We came home on a Sunday. Jesse and I left for North Carolina that Monday. And on Tuesday, he died.

The first two weeks after his death were hell. I don’t use the phrase lightly.

I don’t want to write about those first two weeks.

There were bright moments, too. Our friends brought us food and kept us alive during the worst of it. We had a wonderful visit from Simona and Darren, two of the dearest people in the world. We received several amazing care packages. My students were incredibly supportive and understanding.

So now, we keep smiling for pictures. We have gotten good at it. It’s amazing how much pain you can be in and still manage to smile for pictures.

I guess, in a way, that’s what life is. Finding joy in pain, looking for beauty in darkness. Squeezing every tiny bit of happiness out of a bad situation. Enjoying the sun on your face and the sound of the waves hitting the sand, even when you know your world is about to come to an end.

So, I leave you with a picture and a quote. Goodbye, 2012.

“Finding beauty in a broken world is creating beauty in the world we find.” – Terry Tempest Williams

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No, this post is not about politics.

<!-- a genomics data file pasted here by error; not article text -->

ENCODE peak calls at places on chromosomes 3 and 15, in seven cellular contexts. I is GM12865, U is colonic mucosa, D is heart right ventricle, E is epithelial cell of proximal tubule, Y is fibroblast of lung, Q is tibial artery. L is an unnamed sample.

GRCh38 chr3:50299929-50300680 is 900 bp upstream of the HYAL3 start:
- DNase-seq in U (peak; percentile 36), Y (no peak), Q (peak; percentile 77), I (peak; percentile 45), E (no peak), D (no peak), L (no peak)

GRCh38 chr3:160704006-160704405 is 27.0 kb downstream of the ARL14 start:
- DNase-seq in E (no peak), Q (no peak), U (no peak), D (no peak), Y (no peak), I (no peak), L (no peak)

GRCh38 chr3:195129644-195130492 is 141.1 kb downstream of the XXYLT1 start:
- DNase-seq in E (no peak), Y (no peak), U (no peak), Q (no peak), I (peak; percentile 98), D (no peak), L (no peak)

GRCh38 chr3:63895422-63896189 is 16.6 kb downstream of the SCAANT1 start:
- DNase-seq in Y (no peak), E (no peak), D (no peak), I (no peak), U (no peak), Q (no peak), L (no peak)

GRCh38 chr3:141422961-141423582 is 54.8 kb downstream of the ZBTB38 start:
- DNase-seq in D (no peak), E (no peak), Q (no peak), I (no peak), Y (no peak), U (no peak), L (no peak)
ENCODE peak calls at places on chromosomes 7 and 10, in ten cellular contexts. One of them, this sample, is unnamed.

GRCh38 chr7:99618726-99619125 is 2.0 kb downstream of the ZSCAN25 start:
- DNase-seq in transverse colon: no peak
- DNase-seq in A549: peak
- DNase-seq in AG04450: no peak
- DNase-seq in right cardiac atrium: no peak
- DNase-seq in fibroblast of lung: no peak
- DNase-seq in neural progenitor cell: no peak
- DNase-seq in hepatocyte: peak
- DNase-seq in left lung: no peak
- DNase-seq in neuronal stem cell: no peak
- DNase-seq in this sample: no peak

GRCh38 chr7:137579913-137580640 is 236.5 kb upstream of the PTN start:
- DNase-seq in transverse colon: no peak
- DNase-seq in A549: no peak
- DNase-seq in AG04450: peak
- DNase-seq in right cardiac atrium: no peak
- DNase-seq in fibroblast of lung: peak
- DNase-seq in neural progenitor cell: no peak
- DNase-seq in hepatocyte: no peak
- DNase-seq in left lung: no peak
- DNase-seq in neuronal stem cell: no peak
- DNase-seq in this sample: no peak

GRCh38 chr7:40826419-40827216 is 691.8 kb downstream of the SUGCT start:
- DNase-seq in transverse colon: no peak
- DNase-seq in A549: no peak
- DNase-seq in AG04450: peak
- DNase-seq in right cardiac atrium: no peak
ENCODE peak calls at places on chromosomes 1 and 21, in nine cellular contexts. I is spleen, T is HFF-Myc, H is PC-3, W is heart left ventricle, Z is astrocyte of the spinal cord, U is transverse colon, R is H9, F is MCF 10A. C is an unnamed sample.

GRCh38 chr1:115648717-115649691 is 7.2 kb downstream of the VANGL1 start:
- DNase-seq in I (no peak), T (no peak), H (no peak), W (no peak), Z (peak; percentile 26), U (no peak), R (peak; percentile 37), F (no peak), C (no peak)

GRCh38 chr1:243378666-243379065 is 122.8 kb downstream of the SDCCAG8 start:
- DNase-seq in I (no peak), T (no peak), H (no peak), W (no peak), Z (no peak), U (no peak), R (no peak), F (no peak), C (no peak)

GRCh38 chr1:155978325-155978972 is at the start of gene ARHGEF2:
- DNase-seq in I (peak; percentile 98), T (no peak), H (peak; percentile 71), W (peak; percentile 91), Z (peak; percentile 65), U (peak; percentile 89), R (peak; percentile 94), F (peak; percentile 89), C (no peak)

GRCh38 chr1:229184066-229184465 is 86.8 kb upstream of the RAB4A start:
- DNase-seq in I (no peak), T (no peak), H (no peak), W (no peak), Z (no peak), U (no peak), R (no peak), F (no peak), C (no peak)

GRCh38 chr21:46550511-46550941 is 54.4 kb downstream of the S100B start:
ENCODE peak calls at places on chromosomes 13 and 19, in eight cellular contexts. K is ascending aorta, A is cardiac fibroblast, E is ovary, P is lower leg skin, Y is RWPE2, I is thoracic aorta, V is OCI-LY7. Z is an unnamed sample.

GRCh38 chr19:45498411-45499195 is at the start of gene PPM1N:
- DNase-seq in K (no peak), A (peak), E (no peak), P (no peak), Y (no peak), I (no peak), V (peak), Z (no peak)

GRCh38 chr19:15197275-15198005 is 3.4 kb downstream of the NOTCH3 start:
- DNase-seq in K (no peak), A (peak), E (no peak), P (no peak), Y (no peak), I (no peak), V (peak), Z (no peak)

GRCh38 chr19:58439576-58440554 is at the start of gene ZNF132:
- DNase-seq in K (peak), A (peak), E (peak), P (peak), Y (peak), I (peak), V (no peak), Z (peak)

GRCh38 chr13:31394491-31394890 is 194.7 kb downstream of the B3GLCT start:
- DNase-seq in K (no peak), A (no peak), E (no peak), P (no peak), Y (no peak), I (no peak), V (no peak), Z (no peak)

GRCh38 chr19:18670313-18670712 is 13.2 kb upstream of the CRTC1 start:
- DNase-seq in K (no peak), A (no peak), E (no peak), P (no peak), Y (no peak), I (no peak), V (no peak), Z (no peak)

(To some of you: Sorry.)

(To the rest of you: You’re welcome.)

I’ve been thinking a lot about change lately. All the changes we’ve undergone the past couple years. The changes we might see in the coming few. We’ve stayed in the same city, in the same house, with the same cats, but it seems like everything else has been up for review the past couple years. Our church home, our friends, our jobs, our life direction, our politics, our outlook.

We still really like Indian food.

So, there are some things that haven’t changed.

Has anyone else experienced years of almost non-stop change? I’d love some advice, some words of wisdom. How did you get through it? Does it ever stop? How does one continually come under change after change and keep up the energy to face new ones as they come along?

I’m just tired, is all. There were times in my life when I welcomed change, embraced it. My hope is I’ll get back to that place again.

In the meantime, Indian food. It’s the best. Really.

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Sometimes, I wonder why everything we own is covered in cat hair. Why are the perfectly clean clothes, in the closet no less, dotted with tiny little cat hairs?

Then, I walk into the living room, where our laundry is drying on the little wooden drying rack and on the couches. And then I know why.

Right after that picture was taken, Gracie jumped down to the floor, where Oliver sat. She curled up at his feet, and he gave her a bath. And then I didn’t care about all the cat hair on our clothes.

Yes, they’re keepers. Shedding fur and all.

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Bowl Cat

Why is the punch bowl such an attractive spot for Oliver? I offer no theories. Only pictures.